In addition, foraging societies may have become more sedentary to take advantage of locally abundant resources, some of which were later domesticated35. Our results indicate that residential mobility scales negatively with population density in foraging societies (Fig. 1). Therefore, increasingly sedentary lifestyles may have contributed further to increases in population density and the potential for innovation. Increases in the productivity of wild progenitors of important domesticates may have also facilitated growing population densities and the viability of cultivation for food production15,16.

Predictions of potential population density for foragers. a–c, Predicted population densities at 4,000 (a), 10,000 (b) and 21,000 (c) YBP. Blue hues depict potential population densities below the median population density of observed foraging societies, and red hues depict potential population densities above the median. The second red hue and above are greater than the mean population density of observed foraging societies. Note the increase in area, through time, with potential population densities greater than the mean of observed foraging societies (number of 0.5° × 0.5° cells: 21,000 YBP = 3,027; 4,000 YBP = 4,673). For example, a notable increase in the number of red cells in the Sudanic savannah and Ganges of East India (Northeast India) between panels c and a.

It is also possible that improving environmental conditions may have resulted in a situation where necessity drove the origins of domestication. For example, population densities may have increased in foraging societies that occupied productive, coastal areas, causing an outflow of groups into regions with less ideal conditions where the cultivation of plants and animals was required to secure adequate food resources6,17,18. Our results cannot support, or refute, the possible influence the outflow of people from hospitable locations to less ideal environments may have played. A detailed understanding of the movements of ancient populations is required for more rigorous testing of the role that forced habitation of marginal environments may have played in the origins of domestication at particular sites.

See also:

Bayesian estimation of partial population continuity by using ancient DNA and spatially explicit simulations


Open access Bayesian estimation of partial population continuity by using ancient DNA and spatially explicit simulations, by Silva et al., Evolutionary Applications (2018).

Abstract (emphasis mine):

The retrieval of ancient DNA from osteological material provides direct evidence of human genetic diversity in the past. Ancient DNA samples are often used to investigate whether there was population continuity in the settlement history of an area. Methods based on the serial coalescent algorithm have been developed to test whether the population continuity hypothesis can be statistically rejected by analysing DNA samples from the same region but of different ages. Rejection of this hypothesis is indicative of a large genetic shift, possibly due to immigration occurring between two sampling times. However, this approach is only able to reject a model of full continuity model (a total absence of genetic input from outside), but admixture between local and immigrant populations may lead to partial continuity. We have recently developed a method to test for population continuity that explicitly considers the spatial and temporal dynamics of populations. Here we extended this approach to estimate the proportion of genetic continuity between two populations, by using ancient genetic samples. We applied our original approach to the question of the Neolithic transition in Central Europe. Our results confirmed the rejection of full continuity, but our approach represents an important step forward by estimating the relative contribution of immigrant farmers and of local hunter‐gatherers to the final Central European Neolithic genetic pool. Furthermore, we show that a substantial proportion of genes brought by the farmers in this region were assimilated from other hunter‐gatherer populations along the way from Anatolia, which was not detectable by previous continuity tests. Our approach is also able to jointly estimate demographic parameters, as we show here by finding both low density and low migration rate for pre‐Neolithic hunter‐gatherers. It provides a useful tool for the analysis of the numerous aDNA datasets that are currently being produced for many different species.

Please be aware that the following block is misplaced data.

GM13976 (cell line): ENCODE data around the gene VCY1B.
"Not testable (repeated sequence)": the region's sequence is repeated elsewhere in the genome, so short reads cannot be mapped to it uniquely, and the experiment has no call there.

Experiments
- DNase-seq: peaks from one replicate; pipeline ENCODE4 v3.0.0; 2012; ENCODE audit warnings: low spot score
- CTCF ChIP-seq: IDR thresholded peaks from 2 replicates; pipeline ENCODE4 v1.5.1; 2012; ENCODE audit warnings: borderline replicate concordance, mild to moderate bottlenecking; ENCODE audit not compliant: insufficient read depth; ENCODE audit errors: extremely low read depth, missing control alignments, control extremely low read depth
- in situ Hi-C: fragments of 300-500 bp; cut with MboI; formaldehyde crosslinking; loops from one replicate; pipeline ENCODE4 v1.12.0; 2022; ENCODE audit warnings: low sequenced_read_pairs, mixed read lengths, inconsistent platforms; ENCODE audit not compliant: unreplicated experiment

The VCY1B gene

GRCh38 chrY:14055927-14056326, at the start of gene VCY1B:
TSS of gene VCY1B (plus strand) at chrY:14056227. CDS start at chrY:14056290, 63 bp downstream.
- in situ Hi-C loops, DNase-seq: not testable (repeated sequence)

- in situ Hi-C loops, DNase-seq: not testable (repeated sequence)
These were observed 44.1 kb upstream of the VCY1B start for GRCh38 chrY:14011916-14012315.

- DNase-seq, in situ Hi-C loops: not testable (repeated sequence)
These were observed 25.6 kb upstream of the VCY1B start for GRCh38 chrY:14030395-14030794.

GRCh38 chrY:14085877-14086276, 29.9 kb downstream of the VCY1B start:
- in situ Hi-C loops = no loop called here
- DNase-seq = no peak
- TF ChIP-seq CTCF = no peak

A) Different zones defined for computing proportions of ancestry in Central Europeans 4,500 BP. B) Schematic representation of various population contributions. C) Mean proportions of ancestry from the various PHG zones (A+B+C+D) in Central European populations from zone A at the end of the Neolithic transition 4,500 BP, computed for autosomal and mitochondrial markers.